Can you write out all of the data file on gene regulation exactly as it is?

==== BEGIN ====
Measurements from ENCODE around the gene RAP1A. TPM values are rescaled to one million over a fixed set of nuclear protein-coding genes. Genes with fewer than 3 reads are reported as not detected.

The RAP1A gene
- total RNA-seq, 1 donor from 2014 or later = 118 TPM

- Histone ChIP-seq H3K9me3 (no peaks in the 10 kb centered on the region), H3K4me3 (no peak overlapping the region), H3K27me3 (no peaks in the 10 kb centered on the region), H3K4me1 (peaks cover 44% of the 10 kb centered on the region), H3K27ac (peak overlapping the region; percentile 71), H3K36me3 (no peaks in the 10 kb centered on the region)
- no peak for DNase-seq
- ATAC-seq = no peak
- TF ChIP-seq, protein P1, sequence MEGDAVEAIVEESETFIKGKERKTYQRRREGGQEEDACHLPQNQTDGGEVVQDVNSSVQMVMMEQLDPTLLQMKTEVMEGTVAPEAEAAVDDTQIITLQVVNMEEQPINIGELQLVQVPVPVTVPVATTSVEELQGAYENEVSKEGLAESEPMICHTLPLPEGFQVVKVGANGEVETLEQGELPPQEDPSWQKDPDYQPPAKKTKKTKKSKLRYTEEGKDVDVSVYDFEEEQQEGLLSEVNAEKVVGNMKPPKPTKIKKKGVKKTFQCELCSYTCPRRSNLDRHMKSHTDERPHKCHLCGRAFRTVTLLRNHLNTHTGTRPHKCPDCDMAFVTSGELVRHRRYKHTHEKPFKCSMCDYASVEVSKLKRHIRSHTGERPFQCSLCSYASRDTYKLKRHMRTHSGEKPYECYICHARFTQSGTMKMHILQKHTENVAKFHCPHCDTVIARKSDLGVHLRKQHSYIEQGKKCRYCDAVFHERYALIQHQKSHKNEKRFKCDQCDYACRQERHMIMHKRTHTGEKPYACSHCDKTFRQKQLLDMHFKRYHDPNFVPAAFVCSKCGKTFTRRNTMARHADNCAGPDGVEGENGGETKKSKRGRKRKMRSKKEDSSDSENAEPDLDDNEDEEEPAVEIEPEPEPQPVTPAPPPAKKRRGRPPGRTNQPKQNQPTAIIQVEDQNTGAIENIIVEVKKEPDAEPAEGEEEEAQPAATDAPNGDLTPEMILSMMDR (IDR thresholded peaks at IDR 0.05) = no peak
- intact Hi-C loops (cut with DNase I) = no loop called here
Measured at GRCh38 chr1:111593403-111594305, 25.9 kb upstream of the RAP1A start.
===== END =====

Measurements from ENCODE around the gene RAP1A. TPM values are rescaled to one million over a fixed set of nuclear protein-coding genes. Genes with fewer than 3 reads are reported as not detected.

The RAP1A gene
- total RNA-seq, 1 donor from 2014 or later = 118 TPM

- Histone ChIP-seq H3K9me3 (no peaks in the 10 kb centered on the region), H3K4me3 (no peak overlapping the region), H3K27me3 (no peaks in the 10 kb centered on the region), H3K4me1 (peaks cover 44% of the 10 kb centered on the region), H3K27ac (peak overlapping the region; percentile 71), H3K36me3 (no peaks in the 10 kb centered on the region)
- no peak for DNase-seq
- ATAC-seq = no peak
- TF ChIP-seq, protein P1, sequence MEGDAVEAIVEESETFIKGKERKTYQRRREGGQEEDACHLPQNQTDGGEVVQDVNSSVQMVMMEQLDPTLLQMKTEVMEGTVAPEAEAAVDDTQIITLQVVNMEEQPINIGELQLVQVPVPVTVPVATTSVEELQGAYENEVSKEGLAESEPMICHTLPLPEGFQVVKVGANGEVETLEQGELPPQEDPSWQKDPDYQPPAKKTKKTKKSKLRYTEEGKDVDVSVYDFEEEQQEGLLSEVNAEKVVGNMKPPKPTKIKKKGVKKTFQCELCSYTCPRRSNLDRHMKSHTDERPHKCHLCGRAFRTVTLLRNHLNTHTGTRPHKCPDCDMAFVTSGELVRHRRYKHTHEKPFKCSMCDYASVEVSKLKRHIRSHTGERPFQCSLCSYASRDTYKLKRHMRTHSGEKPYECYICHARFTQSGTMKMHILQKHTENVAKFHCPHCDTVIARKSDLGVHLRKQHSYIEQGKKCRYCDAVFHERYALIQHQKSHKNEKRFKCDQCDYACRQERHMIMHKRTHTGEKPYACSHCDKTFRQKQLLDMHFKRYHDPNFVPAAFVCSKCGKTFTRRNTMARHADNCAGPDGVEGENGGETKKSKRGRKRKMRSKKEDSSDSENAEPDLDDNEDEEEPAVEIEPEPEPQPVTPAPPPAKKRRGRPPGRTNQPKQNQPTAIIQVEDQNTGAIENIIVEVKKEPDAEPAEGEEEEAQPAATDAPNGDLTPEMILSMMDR (IDR thresholded peaks at IDR 0.05) = no peak
- intact Hi-C loops (cut with DNase I) = no loop called here
Measured at GRCh38 chr1:111593403-111594305, 25.9 kb upstream of the RAP1A start.